If you've gotten
this far into reading about Korea then I'm sure you've already heard a
lot of different stories - each one pulling you in a different direction.
Some people (recruiters especially) will tell you how great Korea is,
how you'll make a hundred dollars an hour, be treated
like royalty and make a ton of new friends. According
to them your life will be nothing but bliss and happiness.
Others tell a far more sinister tale, Korea as something akin to hell's
armpit. You'll be robbed (of time and money), lied to, looked down
upon and taken advantage of at every turn. Listening to these people you'll
get the impression that the only good thing about Korea is the flight
Well, all I can do here is give you some advice and tell my own story.
Hopefully along the way I'll be able to answer some of your questions
and present a fair picture of life in South Korea. This is a work in progress
and will gradually get longer. It will be edited, revised, deleted and
changed but it will be here and I hope you find it helpful. If you ever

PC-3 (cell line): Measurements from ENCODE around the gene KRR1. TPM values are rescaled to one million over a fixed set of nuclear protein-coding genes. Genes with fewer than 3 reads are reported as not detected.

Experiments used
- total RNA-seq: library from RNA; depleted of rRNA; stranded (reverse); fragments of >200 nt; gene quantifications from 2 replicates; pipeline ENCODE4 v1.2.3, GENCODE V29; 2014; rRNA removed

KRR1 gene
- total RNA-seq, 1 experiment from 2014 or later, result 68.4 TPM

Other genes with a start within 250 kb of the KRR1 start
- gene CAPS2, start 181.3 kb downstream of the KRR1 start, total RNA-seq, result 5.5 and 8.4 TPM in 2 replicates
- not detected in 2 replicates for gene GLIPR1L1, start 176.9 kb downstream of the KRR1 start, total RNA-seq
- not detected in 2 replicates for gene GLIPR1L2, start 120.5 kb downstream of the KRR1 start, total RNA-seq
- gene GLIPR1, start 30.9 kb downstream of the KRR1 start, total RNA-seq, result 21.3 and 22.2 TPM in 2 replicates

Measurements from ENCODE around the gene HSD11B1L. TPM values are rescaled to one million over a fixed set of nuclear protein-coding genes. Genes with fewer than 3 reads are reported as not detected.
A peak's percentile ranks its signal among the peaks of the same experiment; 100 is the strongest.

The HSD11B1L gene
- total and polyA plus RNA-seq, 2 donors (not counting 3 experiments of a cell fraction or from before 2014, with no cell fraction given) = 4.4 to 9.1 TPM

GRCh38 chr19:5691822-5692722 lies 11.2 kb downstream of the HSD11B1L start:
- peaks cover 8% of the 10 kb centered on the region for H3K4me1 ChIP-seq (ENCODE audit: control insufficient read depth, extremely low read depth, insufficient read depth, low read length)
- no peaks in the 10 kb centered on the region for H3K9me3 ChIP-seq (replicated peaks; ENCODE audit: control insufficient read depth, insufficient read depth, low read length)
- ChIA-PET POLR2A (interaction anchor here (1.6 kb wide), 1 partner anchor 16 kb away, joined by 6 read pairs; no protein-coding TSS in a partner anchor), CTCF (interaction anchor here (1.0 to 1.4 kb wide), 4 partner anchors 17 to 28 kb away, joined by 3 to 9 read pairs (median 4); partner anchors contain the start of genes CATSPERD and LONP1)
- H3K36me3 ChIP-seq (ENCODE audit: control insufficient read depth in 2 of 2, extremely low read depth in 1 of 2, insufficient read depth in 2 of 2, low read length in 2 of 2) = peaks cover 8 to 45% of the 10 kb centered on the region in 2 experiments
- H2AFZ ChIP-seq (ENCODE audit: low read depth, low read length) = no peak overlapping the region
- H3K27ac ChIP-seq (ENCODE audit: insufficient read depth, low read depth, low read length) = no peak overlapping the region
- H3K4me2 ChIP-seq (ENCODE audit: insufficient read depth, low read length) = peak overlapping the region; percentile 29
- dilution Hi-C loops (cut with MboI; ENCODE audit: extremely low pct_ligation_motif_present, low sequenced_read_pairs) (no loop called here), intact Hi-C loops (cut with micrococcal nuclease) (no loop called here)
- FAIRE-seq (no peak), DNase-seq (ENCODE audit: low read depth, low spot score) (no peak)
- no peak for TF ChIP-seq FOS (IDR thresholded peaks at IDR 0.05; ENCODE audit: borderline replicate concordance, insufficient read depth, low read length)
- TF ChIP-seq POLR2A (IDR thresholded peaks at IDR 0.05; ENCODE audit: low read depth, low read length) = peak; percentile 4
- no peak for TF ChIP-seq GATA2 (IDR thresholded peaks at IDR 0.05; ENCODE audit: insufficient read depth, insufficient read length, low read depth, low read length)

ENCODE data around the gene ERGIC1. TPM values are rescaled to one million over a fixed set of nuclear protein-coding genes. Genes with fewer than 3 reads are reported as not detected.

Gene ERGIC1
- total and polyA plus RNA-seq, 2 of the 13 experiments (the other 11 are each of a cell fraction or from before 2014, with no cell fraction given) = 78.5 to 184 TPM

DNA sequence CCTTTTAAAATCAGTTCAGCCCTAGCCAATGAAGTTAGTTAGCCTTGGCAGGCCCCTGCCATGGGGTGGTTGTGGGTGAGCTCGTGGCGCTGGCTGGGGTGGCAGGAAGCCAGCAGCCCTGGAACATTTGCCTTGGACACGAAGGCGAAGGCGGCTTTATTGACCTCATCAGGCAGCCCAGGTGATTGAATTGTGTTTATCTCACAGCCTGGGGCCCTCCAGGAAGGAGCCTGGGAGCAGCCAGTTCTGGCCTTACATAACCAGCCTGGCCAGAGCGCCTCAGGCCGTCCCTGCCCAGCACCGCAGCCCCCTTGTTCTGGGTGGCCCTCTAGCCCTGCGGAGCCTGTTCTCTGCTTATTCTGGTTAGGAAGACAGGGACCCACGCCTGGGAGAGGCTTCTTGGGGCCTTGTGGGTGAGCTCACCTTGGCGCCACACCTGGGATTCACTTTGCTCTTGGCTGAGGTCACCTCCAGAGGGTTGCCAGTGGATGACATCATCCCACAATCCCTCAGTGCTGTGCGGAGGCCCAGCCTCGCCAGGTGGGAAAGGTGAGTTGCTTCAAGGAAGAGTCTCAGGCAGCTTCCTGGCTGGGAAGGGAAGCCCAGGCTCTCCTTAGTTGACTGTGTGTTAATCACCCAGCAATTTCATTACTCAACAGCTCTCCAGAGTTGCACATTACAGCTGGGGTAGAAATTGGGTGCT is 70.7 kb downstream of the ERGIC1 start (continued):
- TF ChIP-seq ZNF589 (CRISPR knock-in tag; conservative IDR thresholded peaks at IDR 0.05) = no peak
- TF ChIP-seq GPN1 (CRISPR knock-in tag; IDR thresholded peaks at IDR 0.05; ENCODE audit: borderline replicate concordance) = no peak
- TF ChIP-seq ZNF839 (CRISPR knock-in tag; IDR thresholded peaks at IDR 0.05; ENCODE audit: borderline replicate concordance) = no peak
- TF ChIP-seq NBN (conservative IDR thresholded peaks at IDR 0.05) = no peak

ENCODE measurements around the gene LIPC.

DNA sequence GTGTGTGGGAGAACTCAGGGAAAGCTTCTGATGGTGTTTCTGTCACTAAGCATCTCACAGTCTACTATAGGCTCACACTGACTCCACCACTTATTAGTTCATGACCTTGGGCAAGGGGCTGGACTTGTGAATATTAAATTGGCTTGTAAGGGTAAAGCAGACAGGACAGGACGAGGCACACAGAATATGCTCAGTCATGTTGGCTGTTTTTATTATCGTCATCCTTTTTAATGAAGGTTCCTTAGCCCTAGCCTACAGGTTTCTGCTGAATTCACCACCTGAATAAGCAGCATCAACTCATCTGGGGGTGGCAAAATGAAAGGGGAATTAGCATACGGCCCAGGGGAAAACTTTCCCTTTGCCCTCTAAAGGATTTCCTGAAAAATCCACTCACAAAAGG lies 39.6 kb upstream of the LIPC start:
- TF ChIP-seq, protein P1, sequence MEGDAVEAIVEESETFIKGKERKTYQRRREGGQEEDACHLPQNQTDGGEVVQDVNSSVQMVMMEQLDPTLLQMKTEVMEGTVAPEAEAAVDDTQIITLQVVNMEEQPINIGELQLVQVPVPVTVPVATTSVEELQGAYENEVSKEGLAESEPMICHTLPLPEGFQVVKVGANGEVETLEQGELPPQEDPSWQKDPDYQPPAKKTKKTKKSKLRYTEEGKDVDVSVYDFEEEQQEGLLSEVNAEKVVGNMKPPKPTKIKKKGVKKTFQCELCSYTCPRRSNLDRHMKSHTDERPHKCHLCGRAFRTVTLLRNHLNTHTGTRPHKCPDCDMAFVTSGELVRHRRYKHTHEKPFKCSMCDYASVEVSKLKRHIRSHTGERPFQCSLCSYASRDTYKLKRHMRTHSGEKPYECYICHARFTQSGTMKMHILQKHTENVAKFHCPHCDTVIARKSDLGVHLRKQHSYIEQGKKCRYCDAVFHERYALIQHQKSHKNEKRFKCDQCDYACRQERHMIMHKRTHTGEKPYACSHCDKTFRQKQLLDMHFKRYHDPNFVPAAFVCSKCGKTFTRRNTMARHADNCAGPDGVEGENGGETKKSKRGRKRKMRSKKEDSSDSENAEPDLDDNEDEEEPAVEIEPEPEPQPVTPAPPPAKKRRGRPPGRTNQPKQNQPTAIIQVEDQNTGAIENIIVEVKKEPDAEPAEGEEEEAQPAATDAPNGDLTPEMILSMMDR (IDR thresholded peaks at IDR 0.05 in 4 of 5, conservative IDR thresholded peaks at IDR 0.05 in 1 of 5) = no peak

have any questions, or just want to tell me I suck, the feedback page is readily available.
As for the hell's-armpit vs. bliss-and-joy debate . . . I've always found
Korea to embody both. I knew less than squat about Korea and English teaching
when I first arrived but left having written a book, in Korean, for students
of English. I knew no one back in 1992 but left in 98 having done enough
radio and TV that even the guys at Kimpo Airport (before the arrival of the swank new Inchon Airport) immigration recognized me. My passport
was as green as my diploma when I first got in - I left with barely enough
room to fit in a final departure stamp.
I can also tell you about having to go to a morgue to identify a friend's
body after he'd been killed in a motorcycle accident by an idiot, half-drunk
trucker. About getting a call at 5 am from a friend who'd just been raped
by a taxi driver. About walking down the street and having the woman I'm
with called a, "gutter whore" because she's with a "Yankee."
Or having to explain to a sobbing student, tears running down her face,
why she hadn't been granted a U.S. visa - even though she'd been accepted
to study at UCLA.
For foreigners Korea is, in many ways, a land of opportunity. You can
do anything there, or, have anything done to you there. Over the
next few pages I hope to point out some things that I learned and experienced
during my stay that will help you with yours.